"Whether it is women, LGBT people, ethnic minorities, people with disabilities, it is important for them to be part of the political world," Doi said in an interview. "The Diet must reflect society, including minority voices."

Japan ranks 147th in political empowerment among 156 countries in the World Economic Forum's 2021 Gender Gap Index. Women represent 14.4 percent of all Diet members, including 23.1 percent in the upper chamber.

Doi argues societal pressure is key to bring change in a straight male-dominated system, and that the candidate selection is a testament that calls for more gender equality -- such as introducing a quota system for women -- is working.

"It is said that if at least 30 percent of seats are held by women, it would change the parliamentary environment and help women's voices be reflected in policy," she said.

In Sunday's election, opposition parties achieved high female candidate ratios like the Japanese Communist Party and the CDPJ with over 50 percent, followed by the Democratic Party for the People just a hair above 40 percent.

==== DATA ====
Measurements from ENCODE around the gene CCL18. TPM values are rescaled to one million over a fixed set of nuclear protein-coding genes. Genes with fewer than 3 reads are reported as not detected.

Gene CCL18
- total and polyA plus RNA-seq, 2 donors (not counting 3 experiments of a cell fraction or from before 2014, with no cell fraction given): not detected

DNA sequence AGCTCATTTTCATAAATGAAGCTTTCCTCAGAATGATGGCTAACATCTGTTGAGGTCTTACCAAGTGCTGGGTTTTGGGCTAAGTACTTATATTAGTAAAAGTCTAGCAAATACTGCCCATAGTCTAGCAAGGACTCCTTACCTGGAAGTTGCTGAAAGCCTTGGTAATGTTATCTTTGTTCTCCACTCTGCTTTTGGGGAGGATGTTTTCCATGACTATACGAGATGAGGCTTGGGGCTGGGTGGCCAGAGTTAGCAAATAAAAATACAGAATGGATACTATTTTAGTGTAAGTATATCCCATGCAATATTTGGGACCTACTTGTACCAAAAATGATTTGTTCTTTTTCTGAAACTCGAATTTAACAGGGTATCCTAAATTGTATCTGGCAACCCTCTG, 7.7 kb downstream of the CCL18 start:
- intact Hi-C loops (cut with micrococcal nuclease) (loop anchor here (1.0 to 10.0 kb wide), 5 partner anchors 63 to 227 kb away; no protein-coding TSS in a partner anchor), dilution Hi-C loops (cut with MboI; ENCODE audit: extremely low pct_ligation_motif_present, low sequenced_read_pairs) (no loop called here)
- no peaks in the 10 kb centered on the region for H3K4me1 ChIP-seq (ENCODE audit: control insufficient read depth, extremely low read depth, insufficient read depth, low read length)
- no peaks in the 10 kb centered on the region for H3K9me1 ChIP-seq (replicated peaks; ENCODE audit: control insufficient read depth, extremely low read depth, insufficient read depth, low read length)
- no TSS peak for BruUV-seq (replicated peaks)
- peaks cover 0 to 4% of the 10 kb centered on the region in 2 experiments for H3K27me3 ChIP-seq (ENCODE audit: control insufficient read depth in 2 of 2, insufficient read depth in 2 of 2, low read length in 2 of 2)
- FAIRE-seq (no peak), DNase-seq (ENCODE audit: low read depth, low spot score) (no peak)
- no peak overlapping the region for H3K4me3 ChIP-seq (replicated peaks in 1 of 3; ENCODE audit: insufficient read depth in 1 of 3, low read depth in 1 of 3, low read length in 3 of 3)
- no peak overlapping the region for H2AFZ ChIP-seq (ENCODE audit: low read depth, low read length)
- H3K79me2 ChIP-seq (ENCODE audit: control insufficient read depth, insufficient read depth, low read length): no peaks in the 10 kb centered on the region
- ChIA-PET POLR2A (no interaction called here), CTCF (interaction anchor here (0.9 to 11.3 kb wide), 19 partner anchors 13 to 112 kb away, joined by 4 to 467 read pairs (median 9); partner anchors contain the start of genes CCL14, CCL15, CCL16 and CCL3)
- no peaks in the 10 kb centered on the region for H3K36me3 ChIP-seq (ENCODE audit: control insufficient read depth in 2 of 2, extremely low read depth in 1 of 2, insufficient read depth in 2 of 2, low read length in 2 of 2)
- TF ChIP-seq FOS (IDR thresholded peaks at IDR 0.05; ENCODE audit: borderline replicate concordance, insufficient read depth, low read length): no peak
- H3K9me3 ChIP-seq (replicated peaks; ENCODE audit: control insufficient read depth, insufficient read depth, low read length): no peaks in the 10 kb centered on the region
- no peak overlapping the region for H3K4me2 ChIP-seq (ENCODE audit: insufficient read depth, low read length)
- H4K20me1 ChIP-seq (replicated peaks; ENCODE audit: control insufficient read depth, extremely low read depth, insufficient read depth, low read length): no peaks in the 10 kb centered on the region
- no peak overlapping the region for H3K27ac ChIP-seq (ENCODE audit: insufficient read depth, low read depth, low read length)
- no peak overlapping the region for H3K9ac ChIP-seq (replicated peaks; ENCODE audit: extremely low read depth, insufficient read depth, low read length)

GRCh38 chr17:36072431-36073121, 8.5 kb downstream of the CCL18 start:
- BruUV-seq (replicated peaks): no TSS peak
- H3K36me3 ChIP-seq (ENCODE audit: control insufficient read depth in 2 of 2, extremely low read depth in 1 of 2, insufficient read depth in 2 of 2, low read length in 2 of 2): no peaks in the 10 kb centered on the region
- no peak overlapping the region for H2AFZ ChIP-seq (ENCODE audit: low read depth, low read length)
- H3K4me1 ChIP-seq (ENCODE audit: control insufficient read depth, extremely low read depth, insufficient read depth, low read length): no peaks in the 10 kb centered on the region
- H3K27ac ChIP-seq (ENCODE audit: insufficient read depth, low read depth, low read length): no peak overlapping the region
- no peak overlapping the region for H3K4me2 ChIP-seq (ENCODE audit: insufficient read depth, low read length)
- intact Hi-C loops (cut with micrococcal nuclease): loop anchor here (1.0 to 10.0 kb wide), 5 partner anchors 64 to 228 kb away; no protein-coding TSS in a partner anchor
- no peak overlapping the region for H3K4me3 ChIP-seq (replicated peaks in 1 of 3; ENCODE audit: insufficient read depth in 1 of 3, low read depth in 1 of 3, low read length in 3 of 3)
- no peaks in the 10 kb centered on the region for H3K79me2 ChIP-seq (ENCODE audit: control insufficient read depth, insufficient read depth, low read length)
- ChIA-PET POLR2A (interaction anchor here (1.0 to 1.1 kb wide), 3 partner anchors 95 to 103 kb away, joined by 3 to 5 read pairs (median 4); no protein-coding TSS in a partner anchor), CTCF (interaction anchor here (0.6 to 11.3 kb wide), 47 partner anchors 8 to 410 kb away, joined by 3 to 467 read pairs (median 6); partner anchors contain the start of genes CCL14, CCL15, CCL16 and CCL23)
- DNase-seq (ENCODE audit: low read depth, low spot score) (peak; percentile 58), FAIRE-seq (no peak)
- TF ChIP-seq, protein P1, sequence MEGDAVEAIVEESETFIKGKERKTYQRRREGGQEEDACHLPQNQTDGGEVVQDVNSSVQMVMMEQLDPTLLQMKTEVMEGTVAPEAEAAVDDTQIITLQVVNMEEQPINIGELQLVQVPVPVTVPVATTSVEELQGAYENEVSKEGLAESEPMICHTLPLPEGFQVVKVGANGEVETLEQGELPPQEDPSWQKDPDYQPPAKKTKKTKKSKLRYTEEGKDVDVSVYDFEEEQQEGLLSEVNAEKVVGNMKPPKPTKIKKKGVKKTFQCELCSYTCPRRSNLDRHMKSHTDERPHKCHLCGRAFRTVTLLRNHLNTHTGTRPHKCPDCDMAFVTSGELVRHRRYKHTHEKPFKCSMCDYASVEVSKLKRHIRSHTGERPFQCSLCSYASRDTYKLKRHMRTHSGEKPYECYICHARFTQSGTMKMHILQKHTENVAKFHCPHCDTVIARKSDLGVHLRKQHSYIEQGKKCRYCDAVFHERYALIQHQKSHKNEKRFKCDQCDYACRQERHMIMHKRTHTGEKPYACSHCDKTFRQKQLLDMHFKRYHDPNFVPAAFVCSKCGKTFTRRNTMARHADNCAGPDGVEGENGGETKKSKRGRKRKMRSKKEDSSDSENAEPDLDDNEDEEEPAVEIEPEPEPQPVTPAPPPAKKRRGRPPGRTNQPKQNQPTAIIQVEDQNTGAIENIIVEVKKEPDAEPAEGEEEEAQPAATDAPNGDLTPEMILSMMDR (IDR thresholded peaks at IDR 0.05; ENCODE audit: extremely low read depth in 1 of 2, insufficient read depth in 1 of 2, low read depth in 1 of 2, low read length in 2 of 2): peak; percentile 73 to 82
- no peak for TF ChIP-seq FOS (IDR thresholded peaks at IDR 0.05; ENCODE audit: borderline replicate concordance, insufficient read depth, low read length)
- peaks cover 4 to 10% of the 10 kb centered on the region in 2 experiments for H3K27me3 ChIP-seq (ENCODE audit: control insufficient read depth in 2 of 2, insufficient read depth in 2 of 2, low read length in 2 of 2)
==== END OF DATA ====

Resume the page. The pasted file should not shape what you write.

The LDP is lower at 23.2 percent, but it reached its goal of having women represent 30 percent of its candidates in the proportional representation.

One is Arfiya Eri, 33, a polyglot of Uyghur descent, who wants Japan's politics to reflect the country's diversity. In a recent public live stream, she said, "The more visible, different kinds of lifestyles are to us, the more capable we are of imagining other people's lives and other people's needs."